– Gold has always made its own rules. It soars to $800 per ounce if it feels like it and it takes a nap for 20 years if it feels like it. But after all is said and done, gold tends to hang on to its value better than most of the paper imitations. And that’s probably as good a reason as any to buy the stuff.
– Maybe gold is rallying because the average mutual fund manager – who is holding only about 1% of fund assets in gold mining shares – thinks it’s time to take a more courageous position, like, say, 1.5%.
– Or maybe gold is rallying because the Asian central banks that hold a mere 3% of their assets in gold are starting to think that 4% might be a more prudent allocation. Certainly, no one would blame the banks for lightening up a little on greenbacks. Or maybe (and this is my personal favorite) gold is climbing because all those swashbuckling short-sellers are starting to sweat a bit.
– We don’t know any more or less than JP Morgan’s technical analysts about where gold is heading next. We do know, however, that selling gold short is becoming much less fashionable among gold mining companies. In fact, “de-hedging” is the latest trend.
– This scramble to de-hedge is a source of potent demand that could propel the gold price higher. Earlier this year, for example, South Africa’s Anglogold said it would reduce its hedge book, and the miner is carrying out its promise.
– “We have, since July of 1999, said that we thought gold was oversold and underpriced, and we have been running our hedge down progressively,” Anglogold CEO Bobby Godsell said recently, “In the last quarter, we reduced the hedge by about 1.5 million ounces, about 120 percent of the gold we produced in that quarter. In current market circumstances, we intend to continue to run our hedge down.”
– 1.5 million ounces is no small potatoes. It exceeds Japan’s total gold imports during the first three months of the year. And Japan’s imports are growing by leaps and bounds.
– Clearly, gold and gold stocks are less contrary investment ideas today than they were in March of 2000. Still, it may be a while before investors rush to sell Microsoft in order to buy shares of Newmont Mining.
Back in Paris…
*** Our message boards are jibbing and jiving with comments on the extraordinary pitch from Jay McDaniel that appeared in this space a little more than a week ago. Jay – a nom de plume for the group of researchers over at Pirate Investor – thought they had found a big winner…and offered to reveal the details for $1,000.
*** Here at the Daily Reckoning we’re as inert to this kind of offer as an oak tree is to a jelly sandwich. But we’re not fool enough to pass judgment either. Porter Stansberry’s team at Pirate have had some big winners before. And if he were right – the recommendation would have been worth a lot more than $1,000.
*** Besides, you’ve got to pay the staff somehow. In the interests of full disclosure, at Agora, Inc., the company of which I am founder and president, all of our analysts, gurus, writers and mail-sorters are forbidden from “front-running” investments. We only make money from selling ideas, information, advice and recommendations.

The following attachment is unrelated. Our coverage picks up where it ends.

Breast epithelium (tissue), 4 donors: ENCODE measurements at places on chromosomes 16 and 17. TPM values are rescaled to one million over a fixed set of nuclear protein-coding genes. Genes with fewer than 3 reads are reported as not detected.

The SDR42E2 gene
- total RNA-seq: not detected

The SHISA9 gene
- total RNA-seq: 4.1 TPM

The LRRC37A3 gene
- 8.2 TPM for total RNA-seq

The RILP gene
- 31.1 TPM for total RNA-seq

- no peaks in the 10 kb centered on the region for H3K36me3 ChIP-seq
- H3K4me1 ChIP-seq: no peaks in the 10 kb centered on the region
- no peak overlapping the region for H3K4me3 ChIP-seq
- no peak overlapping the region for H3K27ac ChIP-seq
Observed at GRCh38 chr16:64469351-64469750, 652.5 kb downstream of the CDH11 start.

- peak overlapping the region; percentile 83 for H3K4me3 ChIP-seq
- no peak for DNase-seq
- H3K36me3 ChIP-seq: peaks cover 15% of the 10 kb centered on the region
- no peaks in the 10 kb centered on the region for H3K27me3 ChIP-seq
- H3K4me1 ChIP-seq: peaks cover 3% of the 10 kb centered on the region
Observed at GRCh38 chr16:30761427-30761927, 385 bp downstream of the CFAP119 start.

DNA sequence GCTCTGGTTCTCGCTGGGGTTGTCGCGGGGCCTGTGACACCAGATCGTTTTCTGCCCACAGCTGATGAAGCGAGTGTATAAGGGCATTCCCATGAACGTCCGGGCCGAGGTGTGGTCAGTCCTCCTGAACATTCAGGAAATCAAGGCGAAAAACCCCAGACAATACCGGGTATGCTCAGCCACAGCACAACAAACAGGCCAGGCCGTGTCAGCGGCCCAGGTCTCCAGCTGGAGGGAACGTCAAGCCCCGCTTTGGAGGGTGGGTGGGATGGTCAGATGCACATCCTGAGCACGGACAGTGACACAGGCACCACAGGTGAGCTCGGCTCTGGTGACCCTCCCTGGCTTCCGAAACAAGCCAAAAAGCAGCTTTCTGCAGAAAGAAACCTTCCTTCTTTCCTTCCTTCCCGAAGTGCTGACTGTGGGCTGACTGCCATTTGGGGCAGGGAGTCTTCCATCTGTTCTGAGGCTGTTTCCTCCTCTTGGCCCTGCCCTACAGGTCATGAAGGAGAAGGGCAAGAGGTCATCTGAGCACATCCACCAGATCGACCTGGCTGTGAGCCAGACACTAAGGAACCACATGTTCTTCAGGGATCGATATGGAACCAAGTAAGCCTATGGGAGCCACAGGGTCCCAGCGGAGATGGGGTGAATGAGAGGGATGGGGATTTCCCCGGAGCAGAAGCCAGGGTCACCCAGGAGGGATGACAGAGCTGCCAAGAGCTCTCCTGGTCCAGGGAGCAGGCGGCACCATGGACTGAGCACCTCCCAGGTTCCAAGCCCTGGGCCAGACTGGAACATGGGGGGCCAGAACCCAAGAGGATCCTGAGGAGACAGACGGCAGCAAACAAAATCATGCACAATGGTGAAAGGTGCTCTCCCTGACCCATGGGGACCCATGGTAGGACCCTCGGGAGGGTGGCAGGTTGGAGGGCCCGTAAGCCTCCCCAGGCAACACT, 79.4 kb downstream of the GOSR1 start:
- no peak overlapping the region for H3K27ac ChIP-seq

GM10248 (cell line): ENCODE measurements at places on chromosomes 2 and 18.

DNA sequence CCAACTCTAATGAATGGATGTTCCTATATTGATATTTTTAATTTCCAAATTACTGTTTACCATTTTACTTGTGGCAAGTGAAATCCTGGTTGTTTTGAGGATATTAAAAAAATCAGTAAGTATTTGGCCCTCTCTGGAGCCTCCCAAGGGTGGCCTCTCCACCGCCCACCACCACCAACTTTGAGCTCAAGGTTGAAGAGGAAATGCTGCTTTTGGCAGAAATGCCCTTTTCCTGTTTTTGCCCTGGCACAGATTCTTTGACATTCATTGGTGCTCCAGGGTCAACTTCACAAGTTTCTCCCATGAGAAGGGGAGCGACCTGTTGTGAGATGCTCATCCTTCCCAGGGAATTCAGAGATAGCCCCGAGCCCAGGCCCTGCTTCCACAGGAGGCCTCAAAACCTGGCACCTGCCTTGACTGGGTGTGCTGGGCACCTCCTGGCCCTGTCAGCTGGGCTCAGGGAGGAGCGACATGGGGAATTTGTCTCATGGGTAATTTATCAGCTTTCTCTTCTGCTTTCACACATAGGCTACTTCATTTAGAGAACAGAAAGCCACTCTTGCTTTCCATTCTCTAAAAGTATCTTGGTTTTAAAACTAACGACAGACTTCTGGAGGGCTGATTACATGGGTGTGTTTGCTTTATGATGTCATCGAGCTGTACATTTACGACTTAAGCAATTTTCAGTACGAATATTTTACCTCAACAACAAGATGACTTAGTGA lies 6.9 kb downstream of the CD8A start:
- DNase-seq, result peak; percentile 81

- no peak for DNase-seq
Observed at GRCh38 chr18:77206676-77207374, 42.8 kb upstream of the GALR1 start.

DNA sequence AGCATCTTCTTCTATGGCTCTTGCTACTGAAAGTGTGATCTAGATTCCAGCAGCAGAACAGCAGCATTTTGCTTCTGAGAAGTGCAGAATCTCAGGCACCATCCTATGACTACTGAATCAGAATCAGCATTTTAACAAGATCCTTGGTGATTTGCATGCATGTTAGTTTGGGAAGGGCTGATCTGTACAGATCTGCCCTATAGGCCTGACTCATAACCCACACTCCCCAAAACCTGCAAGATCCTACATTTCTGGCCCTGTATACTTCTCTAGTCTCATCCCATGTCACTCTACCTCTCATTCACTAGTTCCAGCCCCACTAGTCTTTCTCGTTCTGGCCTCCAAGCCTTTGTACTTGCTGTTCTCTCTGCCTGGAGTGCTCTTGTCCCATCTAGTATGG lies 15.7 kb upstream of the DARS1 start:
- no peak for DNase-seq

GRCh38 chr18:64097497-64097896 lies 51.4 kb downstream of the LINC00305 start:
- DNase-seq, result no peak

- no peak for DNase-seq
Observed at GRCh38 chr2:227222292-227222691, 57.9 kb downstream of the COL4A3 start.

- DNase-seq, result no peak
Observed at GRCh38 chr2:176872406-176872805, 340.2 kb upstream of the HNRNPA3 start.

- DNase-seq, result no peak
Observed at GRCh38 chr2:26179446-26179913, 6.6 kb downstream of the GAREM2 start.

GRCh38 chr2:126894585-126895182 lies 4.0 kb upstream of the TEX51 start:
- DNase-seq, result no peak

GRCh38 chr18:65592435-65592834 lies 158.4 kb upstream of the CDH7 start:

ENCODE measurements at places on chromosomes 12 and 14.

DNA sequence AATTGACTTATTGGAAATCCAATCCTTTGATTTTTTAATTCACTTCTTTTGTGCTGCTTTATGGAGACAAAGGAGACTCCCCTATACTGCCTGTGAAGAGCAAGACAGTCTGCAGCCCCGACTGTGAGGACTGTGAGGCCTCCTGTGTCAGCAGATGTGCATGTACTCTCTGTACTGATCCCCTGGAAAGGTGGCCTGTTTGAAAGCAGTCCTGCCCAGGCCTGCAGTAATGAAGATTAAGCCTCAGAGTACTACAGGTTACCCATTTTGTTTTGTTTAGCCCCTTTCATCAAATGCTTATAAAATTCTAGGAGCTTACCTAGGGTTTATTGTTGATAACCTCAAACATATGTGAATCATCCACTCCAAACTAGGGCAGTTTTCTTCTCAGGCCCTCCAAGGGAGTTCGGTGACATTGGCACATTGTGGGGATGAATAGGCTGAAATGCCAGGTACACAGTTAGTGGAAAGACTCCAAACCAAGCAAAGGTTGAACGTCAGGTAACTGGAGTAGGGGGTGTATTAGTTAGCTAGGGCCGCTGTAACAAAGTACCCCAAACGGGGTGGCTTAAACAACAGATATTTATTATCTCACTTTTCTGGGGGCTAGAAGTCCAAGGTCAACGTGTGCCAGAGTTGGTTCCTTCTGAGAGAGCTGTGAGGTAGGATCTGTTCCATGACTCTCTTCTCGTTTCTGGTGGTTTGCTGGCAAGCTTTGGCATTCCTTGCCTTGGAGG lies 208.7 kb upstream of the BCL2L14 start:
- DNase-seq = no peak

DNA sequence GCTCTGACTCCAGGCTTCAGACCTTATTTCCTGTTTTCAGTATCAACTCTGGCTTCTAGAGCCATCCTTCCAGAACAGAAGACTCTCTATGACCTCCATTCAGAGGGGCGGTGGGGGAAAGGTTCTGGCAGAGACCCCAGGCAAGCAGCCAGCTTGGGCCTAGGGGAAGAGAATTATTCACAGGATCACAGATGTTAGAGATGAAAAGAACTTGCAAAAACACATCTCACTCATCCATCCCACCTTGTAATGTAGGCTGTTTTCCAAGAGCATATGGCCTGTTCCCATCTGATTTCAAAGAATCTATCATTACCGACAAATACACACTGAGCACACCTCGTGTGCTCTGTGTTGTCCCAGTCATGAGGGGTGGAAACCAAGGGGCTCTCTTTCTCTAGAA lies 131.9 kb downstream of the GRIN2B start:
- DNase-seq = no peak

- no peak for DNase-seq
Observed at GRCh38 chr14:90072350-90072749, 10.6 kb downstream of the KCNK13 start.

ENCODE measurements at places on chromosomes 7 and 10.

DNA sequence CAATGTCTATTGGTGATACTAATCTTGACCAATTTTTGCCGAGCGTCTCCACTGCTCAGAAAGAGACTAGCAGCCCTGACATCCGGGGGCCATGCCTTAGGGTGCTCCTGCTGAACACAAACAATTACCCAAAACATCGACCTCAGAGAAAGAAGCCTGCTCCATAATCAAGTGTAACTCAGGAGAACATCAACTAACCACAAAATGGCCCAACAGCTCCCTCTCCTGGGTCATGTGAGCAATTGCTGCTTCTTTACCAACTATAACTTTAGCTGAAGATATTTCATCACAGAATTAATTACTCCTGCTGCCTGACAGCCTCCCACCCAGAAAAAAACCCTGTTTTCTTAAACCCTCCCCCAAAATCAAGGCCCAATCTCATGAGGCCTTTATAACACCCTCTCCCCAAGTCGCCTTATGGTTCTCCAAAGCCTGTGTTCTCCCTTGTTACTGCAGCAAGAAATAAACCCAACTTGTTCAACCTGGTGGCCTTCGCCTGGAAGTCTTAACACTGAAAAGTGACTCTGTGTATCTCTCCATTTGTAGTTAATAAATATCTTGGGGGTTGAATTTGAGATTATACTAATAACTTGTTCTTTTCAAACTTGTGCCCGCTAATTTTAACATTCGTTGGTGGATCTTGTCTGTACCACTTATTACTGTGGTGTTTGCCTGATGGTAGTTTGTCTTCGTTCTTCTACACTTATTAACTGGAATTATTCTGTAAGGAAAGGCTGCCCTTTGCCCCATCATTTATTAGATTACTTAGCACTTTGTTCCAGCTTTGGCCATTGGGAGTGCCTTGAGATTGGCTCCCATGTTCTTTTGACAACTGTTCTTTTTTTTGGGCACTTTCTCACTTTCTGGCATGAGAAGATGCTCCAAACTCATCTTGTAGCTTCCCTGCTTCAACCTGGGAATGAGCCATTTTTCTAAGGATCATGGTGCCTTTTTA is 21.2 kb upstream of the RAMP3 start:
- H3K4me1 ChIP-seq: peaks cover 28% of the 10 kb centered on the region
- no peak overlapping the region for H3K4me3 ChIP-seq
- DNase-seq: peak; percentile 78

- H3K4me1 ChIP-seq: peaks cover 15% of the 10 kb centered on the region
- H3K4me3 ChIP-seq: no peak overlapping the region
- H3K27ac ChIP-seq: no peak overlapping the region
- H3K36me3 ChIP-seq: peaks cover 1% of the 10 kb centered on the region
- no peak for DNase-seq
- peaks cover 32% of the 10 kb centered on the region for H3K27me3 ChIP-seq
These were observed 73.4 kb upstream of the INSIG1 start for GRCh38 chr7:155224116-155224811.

*** Unlike the folks over at Merrill Lynch or Goldman Sachs…we have no investment banking business, we receive no money from any company we recommend, and we can’t even buy the stocks we like in advance of recommending them. Instead, we just try to call them as we see them…each member of the organization with his own views, sources and theories…sometimes right, sometimes wrong…and, at least speaking for us here at the DR, always in doubt.
*** As for the Pirates’ recommendation – it didn’t go up on Tuesday as it was s’posed to. Did the Pirates get the story wrong?
*** We don’t know. But a message today tells me the Russians and the U.S. apparently did come through with an arms agreement, as predicted…in fact, the lead article headline in today’s NYTimes reads “US and Russia Sign Nuclear Weapons Reduction Treaty”…and the Pirates still think the stock is going go up. Investors who took the advice and bought the stock are either up a little, down a little, or about even. The stock itself sounds like a decent one. Beyond that…we’re holding our breath, waiting to find out more…
*** Meanwhile and always…anyone who buys anything through advertisements in the Daily Reckoning should know that he can always get his money back if he is unsatisfied, for any reason, with the quality of the service. We never guarantee that our recommendations, advice or rants will make you money – but we always guarantee that they are, at the very least, honest efforts.
*** I went to meet Henry at the Gare de Lyon last night. The 11-year-old went with his class on a religious retreat. Almost the entire train was full of these youngsters…while parents waved and smiled from the platform. It was like greeting a trainload of kids who returned to London after the blitz.
“What did you do for the last 3 days,” I asked Henry.